Anderson was an incredible find. Sure, he did recently disappoint a lot of fans when he torpedoed Clerks III just weeks before filming was supposed to begin, but that doesn't take away from the performances he delivered in Clerks and Clerks II. He had never done any acting before getting cast in this movie, but he is a natural in the role of Randal and made him one of my all-time favorite characters in cinema.

Sadly, Lisa Spoonauer passed away in 2017 at the age of just 44. I always liked her performance as Caitlin in this film and would have liked to have seen her do more acting over the years.

I don't think Clerks ever earned much praise for its visual style, but that's not a knock against Kevin's frequent cinematographer David Klein, as there were a lot of restrictions on what could be done in this scenario. There weren't many options outside of just pointing the camera at two people as they hung around the stores. Clerks was shot in black & white, which I'm in favor of - I wish more movies were black & white, as I find that black & white cinematography can be quite beautiful. The black & white 16mm film stock used for Clerks, however, didn't result in a very beautiful image. Still, that's another part of its low budget charm.

The element that really makes Clerks shine is the screenplay. I could connect with the characters because they spoke in a way I was familiar with. At the same time, the dialogue is more clever (and more vulgar) than the conversations I would overhear, and the characters had a better vocabulary than most people I have ever known. Kevin is a master of dialogue, and it was the scripts for his early films, along with Quentin Tarantino's writing on his own early films (Reservoir Dogs, Pulp Fiction) that helped me improve my writing and discover my own dialogue skills.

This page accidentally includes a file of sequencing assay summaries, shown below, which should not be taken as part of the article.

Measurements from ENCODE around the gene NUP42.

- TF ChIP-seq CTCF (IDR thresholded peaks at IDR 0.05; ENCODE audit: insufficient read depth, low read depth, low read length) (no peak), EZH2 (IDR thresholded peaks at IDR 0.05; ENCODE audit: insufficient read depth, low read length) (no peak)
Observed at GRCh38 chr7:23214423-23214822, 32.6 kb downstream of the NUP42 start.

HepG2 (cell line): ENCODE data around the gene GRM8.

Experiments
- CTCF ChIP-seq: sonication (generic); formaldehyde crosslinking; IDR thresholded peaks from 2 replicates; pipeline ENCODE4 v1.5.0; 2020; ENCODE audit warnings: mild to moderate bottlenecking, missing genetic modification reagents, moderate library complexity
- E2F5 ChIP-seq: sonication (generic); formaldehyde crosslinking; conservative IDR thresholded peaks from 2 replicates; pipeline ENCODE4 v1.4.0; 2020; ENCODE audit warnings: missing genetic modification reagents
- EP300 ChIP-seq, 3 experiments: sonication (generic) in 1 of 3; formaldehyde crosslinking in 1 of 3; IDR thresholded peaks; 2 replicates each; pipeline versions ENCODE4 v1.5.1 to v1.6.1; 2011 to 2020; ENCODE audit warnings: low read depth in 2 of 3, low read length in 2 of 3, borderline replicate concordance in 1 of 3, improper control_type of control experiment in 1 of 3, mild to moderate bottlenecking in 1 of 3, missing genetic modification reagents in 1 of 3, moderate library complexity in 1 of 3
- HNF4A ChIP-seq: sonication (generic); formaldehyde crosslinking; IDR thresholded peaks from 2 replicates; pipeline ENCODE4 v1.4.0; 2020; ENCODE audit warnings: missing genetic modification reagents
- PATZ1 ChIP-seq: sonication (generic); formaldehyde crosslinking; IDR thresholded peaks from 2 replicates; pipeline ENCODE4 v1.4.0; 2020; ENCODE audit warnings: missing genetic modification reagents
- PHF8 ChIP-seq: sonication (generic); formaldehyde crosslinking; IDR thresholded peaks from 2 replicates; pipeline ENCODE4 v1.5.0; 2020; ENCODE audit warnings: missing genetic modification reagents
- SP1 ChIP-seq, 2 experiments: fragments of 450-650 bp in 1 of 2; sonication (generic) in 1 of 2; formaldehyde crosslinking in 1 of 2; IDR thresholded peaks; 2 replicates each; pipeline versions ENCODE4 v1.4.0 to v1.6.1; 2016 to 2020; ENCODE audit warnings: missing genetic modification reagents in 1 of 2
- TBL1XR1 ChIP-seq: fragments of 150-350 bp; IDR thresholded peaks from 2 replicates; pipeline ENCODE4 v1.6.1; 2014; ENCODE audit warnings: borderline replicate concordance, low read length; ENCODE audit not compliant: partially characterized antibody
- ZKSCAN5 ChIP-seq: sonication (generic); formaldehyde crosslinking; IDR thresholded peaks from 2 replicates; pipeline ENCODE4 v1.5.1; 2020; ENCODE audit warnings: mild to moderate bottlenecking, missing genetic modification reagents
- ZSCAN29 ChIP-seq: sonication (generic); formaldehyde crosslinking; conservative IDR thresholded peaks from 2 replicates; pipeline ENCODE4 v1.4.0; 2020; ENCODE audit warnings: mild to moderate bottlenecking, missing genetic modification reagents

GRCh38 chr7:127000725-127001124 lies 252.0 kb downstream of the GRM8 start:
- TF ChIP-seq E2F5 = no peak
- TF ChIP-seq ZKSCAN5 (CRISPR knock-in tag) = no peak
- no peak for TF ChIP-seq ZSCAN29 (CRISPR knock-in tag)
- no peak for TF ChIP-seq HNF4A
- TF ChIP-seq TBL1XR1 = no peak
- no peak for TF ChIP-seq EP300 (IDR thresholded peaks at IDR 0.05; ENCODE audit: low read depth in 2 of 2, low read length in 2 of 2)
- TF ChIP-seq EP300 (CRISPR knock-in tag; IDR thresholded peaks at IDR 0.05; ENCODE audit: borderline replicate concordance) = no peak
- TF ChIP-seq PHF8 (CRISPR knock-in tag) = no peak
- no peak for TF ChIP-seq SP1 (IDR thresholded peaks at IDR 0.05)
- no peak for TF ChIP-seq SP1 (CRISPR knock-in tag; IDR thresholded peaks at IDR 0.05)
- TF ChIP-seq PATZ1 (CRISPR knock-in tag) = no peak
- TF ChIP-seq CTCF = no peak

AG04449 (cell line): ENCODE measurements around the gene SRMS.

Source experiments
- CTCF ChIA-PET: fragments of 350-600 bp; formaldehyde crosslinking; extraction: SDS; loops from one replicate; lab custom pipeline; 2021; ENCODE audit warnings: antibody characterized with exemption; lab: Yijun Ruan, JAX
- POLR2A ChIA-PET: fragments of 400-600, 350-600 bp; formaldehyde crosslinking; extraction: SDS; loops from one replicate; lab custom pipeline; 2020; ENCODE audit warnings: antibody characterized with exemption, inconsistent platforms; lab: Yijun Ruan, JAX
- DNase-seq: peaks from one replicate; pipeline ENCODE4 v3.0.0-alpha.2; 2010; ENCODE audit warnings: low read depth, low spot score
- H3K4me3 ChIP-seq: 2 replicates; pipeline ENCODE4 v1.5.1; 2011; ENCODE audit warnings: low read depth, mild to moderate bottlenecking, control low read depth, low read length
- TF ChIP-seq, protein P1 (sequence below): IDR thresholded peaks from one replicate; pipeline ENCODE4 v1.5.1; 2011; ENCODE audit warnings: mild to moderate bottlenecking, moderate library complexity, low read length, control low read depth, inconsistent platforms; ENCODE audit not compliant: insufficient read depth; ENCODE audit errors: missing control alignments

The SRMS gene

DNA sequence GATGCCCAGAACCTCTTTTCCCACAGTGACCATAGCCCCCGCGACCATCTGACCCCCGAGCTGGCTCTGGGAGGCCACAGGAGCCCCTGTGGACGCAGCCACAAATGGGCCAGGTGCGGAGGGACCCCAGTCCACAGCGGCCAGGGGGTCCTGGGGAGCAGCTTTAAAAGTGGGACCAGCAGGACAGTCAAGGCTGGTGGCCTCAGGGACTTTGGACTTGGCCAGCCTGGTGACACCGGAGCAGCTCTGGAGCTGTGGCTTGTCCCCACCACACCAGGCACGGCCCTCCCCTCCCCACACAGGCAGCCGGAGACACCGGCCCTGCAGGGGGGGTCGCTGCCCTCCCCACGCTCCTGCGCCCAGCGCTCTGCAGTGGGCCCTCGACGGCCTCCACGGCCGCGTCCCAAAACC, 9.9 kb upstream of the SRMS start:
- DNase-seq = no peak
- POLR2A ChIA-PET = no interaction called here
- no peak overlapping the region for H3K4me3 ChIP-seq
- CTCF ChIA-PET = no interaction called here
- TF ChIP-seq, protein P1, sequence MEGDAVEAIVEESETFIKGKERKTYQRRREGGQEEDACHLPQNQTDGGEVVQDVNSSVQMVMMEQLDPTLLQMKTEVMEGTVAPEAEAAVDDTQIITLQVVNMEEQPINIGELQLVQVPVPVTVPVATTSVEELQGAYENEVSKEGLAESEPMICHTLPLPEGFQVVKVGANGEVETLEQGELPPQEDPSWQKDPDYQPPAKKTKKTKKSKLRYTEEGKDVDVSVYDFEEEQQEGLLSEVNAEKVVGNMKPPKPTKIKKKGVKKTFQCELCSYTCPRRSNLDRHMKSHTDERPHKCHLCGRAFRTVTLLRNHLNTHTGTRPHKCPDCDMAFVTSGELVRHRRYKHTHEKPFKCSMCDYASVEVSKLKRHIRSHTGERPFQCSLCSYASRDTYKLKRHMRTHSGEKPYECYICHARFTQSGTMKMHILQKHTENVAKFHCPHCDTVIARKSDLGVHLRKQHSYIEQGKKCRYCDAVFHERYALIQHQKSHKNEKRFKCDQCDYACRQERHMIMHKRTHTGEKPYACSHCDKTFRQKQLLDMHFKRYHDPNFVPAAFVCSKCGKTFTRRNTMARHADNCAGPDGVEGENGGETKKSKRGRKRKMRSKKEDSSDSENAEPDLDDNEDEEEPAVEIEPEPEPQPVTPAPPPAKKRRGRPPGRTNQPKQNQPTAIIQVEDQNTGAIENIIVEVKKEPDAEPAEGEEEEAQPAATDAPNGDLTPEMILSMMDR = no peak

Clerks is one of my favorite movies and one of the most important movies in my life, as it began my life of Kevin Smith fandom. I have to thank my mom for allowing me to pursue that fandom. She's the reason I was able to get so much Kevin Smith merchandise in my teens, she was my ride to all of the events I've attended. Those weren't just Q&As, movie screenings, and live podcast recordings in my home state of Ohio, those were also a trip into Michigan on a snowy night to see a special screening of Red State and multiple trips to New Jersey. Mom became a fan of Kevin while helping me get to these events. She didn't just drop me off, she was with me at most of them. We spent her birthday one year watching Kevin and Mosier record a SModcast episode in Cleveland. The first time I was in the same room with Kevin, mom was there, sitting beside me. That occasion was the 2000 edition of his Vulgarthon movie marathon in New Jersey, and we were even interviewed by someone from a local newspaper while we were standing in line outside the theatre:

Susan Hamman drove more than 600 miles from her home in Ohio, with her son, Cody, 16. 
"I like him [Smith]," Hamman said. "But Cody’s the real fan." 
"The characters are kinda like people you know," Cody said.

We returned to New Jersey for another Vulgarthon in 2002, and went back again for an outdoor screening of Clerks in 2006. These were very long drives, but mom endured them for me. We bonded over my interests and went on a lot of adventures. I miss going on those adventures.

I've had a rough time lately, but I don't want to end this article on a down note, even if Dante does say that life is "a series of down endings", much like the ending of The Empire Strikes Back. The good news is, Kevin Smith is still with us, seems to be healthier than ever, and he's still making movies. As long as he keeps making them, I'll keep watching them. And I'll keep listening to his podcasts, reading his books, and enjoying whatever else he puts out into the world. I've been a fan of his for most of my life, and will continue being a fan for the rest of my life.